[00:04:12] But the syntax is a little bit different. If you just say new notification, the user will never see that notification. The syntax from doing it from a service worker is to get the service worker's registration and trigger the show notification method. And that takes all of the same options as new notification does, but you do need to find that registered service worker and trigger it through that method.

>> Steve Kinney: Yeah, I don't know, I don't make the rules. Cool, so, notifications, two arguments. A single string for the title and that object full of options. We can kinda think about the options broke apart in three different sections. Which is the visual options, like is there an icon, what is the body of it?

[00:04:57] Behavioral options, like what happens when the user starts to interact with it? And other kind of informational options that we'll take a look at. So the visual options. We have the body, which we saw in the icon, which is a small image that'll go along with it. Other operating systems, you can do a larger image.

[00:05:15] This would be, if you had an OS that supported a notification where the image was the notification. You wanna notify them about a new Instagram picture or something like that. I think that this is primarily supported on Chrome OS, so some of these are very specific. The normal ones you're going to use are body and icon.

[00:05:32] Vibrate, that is mobile specific, my laptop as far as I know does not vibrate. Sound, you can attribute a sound with it. And direction, left to right or right to left for different languages. By default it's auto, which is probably what you want in this case. The behavioral options, these are kinda interesting.

[00:05:50] So you have a tag, the tag is what kind of notification it is. Right, this way, let's say you're sending a notification for every 10% of upload progress. You probably don't wanna send ten of those. So the tag is the type of notification so they can be grouped by operating systems that support grouping.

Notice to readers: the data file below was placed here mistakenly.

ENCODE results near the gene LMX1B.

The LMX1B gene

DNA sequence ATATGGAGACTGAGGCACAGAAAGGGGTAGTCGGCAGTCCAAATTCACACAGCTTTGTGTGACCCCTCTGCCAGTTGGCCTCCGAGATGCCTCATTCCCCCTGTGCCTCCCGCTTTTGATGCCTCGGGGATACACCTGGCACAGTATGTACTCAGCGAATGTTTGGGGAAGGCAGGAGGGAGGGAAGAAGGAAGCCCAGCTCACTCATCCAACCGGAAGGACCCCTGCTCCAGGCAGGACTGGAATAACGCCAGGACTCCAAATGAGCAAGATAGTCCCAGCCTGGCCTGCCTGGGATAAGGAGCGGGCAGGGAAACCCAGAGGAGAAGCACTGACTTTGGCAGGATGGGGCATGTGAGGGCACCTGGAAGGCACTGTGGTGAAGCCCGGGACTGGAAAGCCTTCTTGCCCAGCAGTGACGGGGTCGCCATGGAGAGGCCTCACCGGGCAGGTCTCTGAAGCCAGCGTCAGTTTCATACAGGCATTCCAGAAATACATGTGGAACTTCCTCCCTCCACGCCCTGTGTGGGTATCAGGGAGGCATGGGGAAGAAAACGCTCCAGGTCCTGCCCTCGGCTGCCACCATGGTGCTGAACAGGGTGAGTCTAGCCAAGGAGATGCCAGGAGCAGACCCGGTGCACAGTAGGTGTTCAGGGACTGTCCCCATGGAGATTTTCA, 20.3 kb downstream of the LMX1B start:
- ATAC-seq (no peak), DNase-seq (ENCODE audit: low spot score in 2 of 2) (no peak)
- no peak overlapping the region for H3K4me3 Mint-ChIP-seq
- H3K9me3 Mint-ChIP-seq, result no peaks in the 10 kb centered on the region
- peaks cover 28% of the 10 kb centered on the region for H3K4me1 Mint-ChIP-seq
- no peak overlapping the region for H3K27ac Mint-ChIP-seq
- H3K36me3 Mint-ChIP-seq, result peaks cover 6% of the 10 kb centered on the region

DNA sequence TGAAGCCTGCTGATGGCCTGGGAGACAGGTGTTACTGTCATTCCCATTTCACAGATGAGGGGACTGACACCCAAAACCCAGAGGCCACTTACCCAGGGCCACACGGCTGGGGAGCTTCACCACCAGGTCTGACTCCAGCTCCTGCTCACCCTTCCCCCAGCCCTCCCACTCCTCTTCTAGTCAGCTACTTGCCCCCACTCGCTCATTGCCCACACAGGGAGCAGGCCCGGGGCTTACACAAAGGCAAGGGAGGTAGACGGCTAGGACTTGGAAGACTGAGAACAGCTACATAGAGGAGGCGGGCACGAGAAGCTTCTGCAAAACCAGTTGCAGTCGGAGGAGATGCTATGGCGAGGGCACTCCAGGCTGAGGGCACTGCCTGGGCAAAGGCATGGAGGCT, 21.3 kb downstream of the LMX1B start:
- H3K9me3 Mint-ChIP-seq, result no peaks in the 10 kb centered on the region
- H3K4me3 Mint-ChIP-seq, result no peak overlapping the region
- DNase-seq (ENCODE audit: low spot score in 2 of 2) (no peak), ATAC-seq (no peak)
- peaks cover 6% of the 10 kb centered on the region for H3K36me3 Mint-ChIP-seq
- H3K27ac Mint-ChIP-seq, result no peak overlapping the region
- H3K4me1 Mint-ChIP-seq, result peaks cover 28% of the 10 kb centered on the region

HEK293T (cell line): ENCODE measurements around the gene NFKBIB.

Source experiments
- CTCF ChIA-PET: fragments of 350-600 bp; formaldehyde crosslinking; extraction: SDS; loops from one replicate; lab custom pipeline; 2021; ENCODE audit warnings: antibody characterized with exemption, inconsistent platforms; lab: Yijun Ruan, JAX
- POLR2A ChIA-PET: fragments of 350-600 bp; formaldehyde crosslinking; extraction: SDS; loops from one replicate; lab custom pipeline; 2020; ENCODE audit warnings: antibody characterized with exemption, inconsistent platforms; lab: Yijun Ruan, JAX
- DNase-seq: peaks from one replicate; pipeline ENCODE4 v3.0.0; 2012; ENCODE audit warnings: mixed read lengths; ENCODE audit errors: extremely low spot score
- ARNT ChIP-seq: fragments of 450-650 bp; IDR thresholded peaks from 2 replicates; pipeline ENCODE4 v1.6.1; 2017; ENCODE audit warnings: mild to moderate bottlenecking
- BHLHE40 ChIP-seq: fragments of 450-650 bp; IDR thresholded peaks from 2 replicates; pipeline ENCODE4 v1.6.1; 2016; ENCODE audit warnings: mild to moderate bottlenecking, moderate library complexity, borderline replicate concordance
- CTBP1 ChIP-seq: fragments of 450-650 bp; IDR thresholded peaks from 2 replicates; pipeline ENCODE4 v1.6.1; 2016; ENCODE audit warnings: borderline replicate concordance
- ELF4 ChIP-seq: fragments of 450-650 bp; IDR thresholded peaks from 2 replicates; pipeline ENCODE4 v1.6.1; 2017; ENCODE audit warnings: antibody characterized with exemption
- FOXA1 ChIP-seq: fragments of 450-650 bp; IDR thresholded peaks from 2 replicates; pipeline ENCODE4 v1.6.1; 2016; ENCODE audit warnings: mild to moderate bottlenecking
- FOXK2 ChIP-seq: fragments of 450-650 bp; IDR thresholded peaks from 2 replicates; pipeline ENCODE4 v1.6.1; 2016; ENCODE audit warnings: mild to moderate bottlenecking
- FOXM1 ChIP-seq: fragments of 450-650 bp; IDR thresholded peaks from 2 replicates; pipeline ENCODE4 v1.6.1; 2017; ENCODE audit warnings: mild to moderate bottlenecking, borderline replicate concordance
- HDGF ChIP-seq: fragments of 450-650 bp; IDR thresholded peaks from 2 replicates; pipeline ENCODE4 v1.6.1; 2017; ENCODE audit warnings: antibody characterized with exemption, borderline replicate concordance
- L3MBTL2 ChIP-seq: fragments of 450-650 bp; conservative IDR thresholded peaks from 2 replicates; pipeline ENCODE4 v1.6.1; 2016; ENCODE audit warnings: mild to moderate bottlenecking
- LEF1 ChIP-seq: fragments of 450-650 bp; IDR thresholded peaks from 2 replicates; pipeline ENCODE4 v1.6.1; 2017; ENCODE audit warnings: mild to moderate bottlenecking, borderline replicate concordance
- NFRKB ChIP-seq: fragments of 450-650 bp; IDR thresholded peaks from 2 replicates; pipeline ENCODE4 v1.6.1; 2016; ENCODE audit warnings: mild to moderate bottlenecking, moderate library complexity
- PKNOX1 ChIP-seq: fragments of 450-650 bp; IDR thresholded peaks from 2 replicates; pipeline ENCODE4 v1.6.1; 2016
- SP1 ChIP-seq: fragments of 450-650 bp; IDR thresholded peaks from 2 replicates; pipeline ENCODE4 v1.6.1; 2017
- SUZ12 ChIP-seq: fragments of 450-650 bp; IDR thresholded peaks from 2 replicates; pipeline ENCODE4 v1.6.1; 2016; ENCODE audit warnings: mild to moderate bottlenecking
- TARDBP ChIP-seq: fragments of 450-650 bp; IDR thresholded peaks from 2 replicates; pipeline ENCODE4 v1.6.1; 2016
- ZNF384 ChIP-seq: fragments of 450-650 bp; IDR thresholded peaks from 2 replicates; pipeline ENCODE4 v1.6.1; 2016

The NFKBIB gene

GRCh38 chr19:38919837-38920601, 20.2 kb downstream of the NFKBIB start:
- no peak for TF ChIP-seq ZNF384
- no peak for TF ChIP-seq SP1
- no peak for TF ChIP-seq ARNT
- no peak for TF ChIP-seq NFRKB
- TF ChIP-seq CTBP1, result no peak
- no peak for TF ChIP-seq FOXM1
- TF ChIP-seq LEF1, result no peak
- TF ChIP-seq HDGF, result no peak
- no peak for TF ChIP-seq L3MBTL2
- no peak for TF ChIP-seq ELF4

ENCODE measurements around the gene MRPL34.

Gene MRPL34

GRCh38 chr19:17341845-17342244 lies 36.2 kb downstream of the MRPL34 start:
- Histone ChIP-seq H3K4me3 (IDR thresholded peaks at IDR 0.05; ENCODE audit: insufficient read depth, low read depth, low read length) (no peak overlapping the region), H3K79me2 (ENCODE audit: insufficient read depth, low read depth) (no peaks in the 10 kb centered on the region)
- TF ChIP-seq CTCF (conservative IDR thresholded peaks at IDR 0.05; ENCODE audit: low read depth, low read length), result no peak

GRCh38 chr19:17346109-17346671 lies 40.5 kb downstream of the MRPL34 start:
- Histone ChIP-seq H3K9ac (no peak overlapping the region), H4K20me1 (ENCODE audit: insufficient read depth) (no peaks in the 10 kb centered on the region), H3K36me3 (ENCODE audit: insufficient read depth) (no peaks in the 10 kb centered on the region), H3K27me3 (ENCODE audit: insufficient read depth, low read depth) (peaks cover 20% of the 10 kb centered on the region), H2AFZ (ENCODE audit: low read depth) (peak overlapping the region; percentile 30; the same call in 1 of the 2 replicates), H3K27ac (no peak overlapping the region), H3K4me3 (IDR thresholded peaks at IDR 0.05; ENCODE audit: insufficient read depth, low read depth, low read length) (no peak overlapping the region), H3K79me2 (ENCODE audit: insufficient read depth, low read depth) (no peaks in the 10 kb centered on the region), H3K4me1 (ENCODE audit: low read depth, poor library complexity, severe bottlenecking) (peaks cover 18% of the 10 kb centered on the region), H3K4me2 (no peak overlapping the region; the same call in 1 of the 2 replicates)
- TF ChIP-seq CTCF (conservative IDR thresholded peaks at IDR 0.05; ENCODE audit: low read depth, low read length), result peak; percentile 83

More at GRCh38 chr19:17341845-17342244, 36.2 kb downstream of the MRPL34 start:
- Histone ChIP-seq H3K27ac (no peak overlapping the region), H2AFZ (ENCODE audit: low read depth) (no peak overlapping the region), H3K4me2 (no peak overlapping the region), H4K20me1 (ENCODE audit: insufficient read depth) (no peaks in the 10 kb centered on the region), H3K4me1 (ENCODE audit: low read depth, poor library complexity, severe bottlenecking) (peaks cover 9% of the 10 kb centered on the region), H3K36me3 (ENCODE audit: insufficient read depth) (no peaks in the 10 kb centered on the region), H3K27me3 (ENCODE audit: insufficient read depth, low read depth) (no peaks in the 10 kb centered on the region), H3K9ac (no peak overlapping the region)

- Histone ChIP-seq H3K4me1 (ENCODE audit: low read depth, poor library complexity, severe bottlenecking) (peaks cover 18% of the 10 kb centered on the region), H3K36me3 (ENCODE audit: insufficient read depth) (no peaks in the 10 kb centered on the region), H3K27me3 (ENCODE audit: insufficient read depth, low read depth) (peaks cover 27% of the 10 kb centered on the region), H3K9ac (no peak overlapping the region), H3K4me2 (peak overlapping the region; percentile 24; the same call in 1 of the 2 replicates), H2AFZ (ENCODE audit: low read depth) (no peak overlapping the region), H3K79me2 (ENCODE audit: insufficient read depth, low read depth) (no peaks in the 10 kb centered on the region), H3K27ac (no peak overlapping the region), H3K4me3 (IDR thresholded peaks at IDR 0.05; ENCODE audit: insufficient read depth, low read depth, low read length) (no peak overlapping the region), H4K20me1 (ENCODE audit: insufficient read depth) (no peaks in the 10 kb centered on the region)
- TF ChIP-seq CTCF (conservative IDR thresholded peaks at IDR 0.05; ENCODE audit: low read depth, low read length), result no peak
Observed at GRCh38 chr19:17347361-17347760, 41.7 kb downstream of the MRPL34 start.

[00:06:09] Data is literally any object that you wanna include. This could be important information that you wanna handle on a click, or anything along those lines. When we trigger notification on the MacOS or Windows, you'll see that automatically goes away. RequireInteraction, it will stick around until the user interacts with it.

[00:06:31] Renotify will actually show back up, this is mobile only. And silent, it'll be silent. So talking about notifications is kind of hard to capture in slides, and it's also fairly boring to talk about in slides. So what we'll do is we'll play around with them in a little contrive safe space for a second.

[00:06:52] So this is a little glitch called notify the authorities.
>> Steve Kinney: And loading it, cool.
>> Steve Kinney: And so you see the first thing, I am prompted to allow, so we will allow notifications. And we can see that thanks for granting permission, we promise not to abuse it. Cool, the other thing we can do is we say, show me an image, and this is literally just something to trigger.

[00:07:21] This one is actually gonna come from the service worker. We'll take a look at the code in a second, but we click it. Oops, what happened to my image? Let's see, let's take a look at our code.
>> Steve Kinney: My remote Bill Murray didn't work. That's okay, we'll check that out.

[00:07:49] Let's take a look at the code. So in this case, if we try to get that mystery.png, what we'll do is we'll say self.registration will show a notification in this case. This will be the fetching my mystery image. We'll give it an icon, which just happens to be in assets is just a png file.

[00:08:09] This is the URL for it. Then we have some data. This is, theoretically in this case, the site that the image came from and just some arbitrary data of favorite color. And this object we can use, when they click on the event it will be included with the event.notification in this case.

[00:08:29] We can also include actions, which I'll show you in a second. On different operating systems this'll look different. Like in one case we have just a general click. On other operating systems like Android you'll have the ability to take different actions based on the notification. This is also true when we see it in Chrome there'll be a more and you'll actually see a few different options.

[00:08:48] And you'll see that there's just action and title. And the action is much like a tag in this case, and the title is what will actually be displayed to the user. And then in a service worker, we only have access to notification click. Inside notification click, that'll be where we have an event object.

[00:09:08] That event object will have a property called notification, and notification will have all of the different, the data, which action was clicked, if any, so on and so forth.